Eager to understand why pandemics emerge and how best to tackle them? Keen to dive deep into the maths of disease spread? Want to know more about biorisk and the security implications of the Covid-19?

Experts explore these topics and many more in a medley of free virtual courses and lecturers offered online by the University of Bath. These resources will be made available throughout the pandemic.

Two Massive Open Online Courses (MOOCs) created by Bath academics and delivered through Future Learn are scheduled to launch over the next two weeks, and both have huge relevance in a world brought to its knees by the coronavirus. Learning on these courses takes place through short videos, audio files and articles. Learners are set tasks each week which they are urged to complete. Importantly, by joining the course at the designated start date, they get to discuss topics with each other and with the educators.

Next Generation Biosecurity: Responding to 21st Century Biorisks, a six-week course that launched on May 4, covers biosecurity and biological threats, and how these can be countered inside and outside the lab. With the globe’s superpowers watching each other’s lab practices with growing suspicion, this course could not be timelier. A section on pandemics has been updated to include Covid-19.

This MOOC is aimed predominantly at professionals working in public and global health, international security, politics and international relations, but during the Covid-19 lockdown, its appeal is likely to extend beyond these fields.

Course contributor Dr Brett Edwards said, “The history and politics of biological and chemical weapons are as disturbing as they are compelling. It’s important for us to have as many eyes on these issues as possible.”

The senior lecturer in Security and Public Policy at Bath added, “Life science research is pivotal in the fight against global pandemics – but certain research brings its own risks. Raising awareness of these issues through education will help ensure scientific innovation is matched by innovation in biosecurity policy.”

The four-week course From State Control to Remote Control: Warfare in the 21st Century starts on May 18 and examines the growing trend towards states relying on drones, private military companies and special operations units for their security, rather than conventional armed forces.

In the aftermath of the pandemic, states are more likely than ever to rely on remote means to engage in warfare, says Dr Wali Aslam, who will deliver the course with a team of Bath academics.

Dr Aslam, associate professor in International Security at Bath, said, “The current pandemic will have a far-reaching impact on the defence capabilities of several states in a number of ways. There is immense pressure on armed forces to make themselves available to deal with the current wave of infections as well as to prepare for a future second-wave.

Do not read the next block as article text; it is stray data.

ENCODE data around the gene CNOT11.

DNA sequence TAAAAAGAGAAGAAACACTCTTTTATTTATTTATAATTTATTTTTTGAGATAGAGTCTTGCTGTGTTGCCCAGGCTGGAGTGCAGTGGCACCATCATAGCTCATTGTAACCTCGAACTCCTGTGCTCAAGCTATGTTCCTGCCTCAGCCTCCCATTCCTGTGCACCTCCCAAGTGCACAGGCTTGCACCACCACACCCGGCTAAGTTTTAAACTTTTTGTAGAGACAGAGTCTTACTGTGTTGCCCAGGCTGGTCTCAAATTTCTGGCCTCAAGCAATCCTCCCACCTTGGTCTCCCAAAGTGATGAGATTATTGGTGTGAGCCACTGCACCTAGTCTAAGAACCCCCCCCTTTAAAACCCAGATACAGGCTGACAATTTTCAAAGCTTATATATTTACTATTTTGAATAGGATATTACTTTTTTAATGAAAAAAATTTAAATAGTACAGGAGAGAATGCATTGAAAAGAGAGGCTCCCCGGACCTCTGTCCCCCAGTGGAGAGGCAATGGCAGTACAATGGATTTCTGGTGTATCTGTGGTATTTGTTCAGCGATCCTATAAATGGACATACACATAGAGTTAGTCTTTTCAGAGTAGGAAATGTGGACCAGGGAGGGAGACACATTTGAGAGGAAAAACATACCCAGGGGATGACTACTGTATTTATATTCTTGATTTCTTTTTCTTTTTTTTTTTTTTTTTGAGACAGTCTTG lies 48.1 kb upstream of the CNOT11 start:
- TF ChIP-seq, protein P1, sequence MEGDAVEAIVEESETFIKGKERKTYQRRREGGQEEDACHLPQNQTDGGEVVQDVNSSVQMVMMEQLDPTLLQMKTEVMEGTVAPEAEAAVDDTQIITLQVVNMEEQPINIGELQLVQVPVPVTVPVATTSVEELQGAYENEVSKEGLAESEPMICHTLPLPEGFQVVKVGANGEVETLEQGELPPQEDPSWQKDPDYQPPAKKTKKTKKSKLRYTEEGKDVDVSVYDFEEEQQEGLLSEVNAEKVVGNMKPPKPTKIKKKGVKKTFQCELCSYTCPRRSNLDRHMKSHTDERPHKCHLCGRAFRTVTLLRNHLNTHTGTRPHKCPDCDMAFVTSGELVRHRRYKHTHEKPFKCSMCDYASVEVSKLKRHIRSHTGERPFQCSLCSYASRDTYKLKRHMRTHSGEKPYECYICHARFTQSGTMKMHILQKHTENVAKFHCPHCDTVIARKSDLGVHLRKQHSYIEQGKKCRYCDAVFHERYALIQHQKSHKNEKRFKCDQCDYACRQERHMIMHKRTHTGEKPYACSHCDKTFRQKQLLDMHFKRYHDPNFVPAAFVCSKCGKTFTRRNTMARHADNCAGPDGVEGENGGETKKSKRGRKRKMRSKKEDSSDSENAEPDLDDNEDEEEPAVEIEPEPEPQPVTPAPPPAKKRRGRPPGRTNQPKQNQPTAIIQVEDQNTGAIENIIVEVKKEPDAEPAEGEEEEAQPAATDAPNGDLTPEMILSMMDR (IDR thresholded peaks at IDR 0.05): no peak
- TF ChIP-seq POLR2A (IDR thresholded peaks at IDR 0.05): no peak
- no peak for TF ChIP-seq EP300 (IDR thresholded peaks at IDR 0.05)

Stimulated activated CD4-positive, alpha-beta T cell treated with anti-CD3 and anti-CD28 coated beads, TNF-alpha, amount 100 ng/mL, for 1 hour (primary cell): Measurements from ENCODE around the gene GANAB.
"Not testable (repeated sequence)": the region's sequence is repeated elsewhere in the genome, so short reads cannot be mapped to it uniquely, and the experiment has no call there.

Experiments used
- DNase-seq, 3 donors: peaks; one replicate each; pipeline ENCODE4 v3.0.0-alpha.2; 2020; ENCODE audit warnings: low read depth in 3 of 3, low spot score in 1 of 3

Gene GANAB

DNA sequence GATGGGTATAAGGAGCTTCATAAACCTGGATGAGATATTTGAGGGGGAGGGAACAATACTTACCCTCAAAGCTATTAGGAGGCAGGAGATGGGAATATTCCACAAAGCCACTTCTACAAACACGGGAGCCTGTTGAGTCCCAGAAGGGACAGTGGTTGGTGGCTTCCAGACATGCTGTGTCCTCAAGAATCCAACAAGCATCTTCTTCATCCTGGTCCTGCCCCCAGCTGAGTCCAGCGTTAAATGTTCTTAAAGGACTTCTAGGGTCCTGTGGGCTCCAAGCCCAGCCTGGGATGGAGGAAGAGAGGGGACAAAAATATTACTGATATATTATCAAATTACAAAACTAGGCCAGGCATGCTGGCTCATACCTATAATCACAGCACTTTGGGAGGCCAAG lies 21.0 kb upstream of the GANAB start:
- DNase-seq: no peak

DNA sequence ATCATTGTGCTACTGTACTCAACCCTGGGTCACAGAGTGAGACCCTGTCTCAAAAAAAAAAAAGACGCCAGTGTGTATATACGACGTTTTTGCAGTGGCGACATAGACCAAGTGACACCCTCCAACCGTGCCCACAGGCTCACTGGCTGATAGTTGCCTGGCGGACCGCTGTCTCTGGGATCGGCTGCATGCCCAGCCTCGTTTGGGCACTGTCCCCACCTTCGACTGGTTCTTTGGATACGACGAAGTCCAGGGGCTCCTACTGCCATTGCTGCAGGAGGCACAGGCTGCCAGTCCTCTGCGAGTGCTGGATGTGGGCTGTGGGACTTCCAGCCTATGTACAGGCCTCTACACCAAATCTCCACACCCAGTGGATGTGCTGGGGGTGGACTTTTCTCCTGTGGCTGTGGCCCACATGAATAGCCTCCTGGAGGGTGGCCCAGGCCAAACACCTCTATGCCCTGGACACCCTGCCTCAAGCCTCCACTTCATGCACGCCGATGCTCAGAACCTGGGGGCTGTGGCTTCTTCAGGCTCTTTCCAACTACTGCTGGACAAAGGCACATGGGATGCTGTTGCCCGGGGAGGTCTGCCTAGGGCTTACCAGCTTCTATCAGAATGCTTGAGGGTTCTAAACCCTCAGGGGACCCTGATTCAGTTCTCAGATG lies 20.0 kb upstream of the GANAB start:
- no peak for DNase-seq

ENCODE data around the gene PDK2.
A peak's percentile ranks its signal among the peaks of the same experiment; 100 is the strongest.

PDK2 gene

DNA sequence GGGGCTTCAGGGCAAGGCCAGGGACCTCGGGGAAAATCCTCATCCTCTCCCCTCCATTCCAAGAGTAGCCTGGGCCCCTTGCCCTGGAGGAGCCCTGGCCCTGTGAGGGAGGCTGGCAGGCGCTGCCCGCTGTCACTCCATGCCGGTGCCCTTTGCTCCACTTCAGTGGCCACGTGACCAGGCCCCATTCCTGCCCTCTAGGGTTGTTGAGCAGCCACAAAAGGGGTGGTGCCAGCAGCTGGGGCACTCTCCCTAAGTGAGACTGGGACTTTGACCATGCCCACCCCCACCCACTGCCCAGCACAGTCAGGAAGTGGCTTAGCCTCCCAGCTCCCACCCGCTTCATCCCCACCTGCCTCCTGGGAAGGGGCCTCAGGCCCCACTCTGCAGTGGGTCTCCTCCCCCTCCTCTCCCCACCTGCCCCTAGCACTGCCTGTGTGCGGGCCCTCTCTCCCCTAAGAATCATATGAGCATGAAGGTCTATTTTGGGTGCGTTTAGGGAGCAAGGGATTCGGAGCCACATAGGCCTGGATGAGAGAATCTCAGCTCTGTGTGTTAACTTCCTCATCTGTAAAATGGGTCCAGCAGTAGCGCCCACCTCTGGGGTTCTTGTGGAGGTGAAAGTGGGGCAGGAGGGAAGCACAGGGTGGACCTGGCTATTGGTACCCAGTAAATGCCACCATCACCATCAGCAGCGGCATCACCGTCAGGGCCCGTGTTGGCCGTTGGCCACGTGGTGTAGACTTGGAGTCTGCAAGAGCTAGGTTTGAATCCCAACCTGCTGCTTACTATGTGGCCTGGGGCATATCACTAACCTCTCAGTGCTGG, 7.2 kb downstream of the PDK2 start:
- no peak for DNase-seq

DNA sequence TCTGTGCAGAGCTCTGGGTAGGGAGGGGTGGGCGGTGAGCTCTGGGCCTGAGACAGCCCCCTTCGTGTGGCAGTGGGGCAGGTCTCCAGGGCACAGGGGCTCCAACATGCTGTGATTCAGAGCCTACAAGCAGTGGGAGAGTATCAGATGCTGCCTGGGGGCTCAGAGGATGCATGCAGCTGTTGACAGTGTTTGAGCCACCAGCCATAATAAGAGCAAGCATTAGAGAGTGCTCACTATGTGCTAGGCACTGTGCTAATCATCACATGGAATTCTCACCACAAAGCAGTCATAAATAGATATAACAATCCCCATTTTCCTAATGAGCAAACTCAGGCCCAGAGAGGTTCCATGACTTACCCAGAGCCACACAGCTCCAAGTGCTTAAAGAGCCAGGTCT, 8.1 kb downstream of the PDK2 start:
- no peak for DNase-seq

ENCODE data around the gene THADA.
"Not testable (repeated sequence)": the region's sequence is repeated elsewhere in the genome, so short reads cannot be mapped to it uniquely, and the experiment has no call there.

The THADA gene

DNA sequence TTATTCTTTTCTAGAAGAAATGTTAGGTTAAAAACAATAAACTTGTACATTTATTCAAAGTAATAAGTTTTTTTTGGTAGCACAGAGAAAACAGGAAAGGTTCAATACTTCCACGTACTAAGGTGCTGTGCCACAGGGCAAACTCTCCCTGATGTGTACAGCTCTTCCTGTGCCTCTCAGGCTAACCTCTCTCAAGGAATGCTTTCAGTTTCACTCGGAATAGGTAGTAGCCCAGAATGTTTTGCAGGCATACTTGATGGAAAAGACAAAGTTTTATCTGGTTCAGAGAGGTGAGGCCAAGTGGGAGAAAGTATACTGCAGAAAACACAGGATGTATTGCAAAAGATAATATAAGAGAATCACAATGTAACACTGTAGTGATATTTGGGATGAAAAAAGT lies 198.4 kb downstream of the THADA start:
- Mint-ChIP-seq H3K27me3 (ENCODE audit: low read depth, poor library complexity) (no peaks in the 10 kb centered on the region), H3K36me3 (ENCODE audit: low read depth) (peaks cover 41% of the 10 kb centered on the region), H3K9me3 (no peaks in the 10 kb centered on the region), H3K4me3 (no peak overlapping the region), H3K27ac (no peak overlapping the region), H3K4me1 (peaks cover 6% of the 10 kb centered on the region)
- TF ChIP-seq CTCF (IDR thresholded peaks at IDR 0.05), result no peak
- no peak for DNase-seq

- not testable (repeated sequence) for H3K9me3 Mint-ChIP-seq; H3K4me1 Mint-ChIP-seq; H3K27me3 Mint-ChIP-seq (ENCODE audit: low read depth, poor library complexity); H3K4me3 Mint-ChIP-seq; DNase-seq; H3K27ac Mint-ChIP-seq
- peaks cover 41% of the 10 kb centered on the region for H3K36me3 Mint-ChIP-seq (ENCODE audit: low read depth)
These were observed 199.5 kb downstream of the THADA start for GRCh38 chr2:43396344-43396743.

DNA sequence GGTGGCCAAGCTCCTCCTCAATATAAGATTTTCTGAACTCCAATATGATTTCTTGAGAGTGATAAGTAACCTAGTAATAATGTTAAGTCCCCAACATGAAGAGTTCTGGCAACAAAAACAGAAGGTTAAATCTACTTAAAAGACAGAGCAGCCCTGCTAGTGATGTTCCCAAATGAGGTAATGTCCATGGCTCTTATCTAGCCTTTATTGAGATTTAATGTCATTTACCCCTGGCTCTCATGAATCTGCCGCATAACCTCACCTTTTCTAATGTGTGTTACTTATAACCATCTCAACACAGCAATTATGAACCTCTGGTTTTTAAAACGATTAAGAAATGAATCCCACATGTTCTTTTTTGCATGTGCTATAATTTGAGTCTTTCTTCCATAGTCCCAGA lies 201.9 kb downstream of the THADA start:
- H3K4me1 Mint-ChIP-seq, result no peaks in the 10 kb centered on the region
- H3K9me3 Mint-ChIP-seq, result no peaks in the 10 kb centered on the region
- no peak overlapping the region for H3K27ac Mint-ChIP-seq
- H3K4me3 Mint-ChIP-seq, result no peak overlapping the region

“Also, the disease is still on the up in most developing countries – places that are also home to most sub-state and international conflicts requiring external intervention.

“Given these circumstances, it would make even greater sense for an increasing number of states to rely on remote means to engage in warfare given their unwillingness or inability to dispatch ground forces to distant theatres.”

Other Bath MOOCs that are likely to find an eager audience while schools remain closed are How to Succeed in Your EPQ: the Nuts and Bolts of Completing Your Project (starting May 11) and How to Succeed in Your Welsh Bacc: the Individual Project Essentials (starting June 8). Both courses are aimed at students hoping to ace their Key Stage 5 school research projects.

Good Practice in Autism Education, offered by academics in the University’s Centre for Applied Autism Research launched near the start of lockdown and has been a big hit with parents of autistic children.

The autism MOOC, which runs at regular intervals throughout the year, usually attracts 3,000 learners, however the March course (which continues to be available today) was followed by over 15,000.

Marie Salter, digital development manager from the University’s Centre for Learning and Teaching, said, “Many people are finding they have the time to acquire new skills and knowledge right now. These courses are an opportunity to engage with individuals across the globe, and to study something you’ve always had an interest in exploring.”

Also tapping into the Zeitgeist is the University’s Department of Mathematical Sciences, which has launched a series of lectures on epidemic modelling. Topics include ‘lessons to learn from mathematical models of disease spread’ and ‘the mathematical modelling of sneezes and coughs – or how far should you be social distancing’. Talks are pitched at maths undergraduates but available to everyone.

Dr Kit Yates, senior lecturer in Maths and co-presenter of the lectures, said, “Maths is a hugely important tool we can use to explore the nature and impact of the spread of the SARS-CoV-2 virus, as well as predicting its future trajectory and repercussions. These lectures are designed to provide some background to epidemic modelling, starting form the most basic models, slowly building up the complexity to arrive at the sorts of models that are being used at the forefront of the fight against the pandemic."

Dr Yates also tackles thorny maths questions sent to the BBC’s CrowdScience by high school students in lockdown.

Photo credit: Engin Akyurt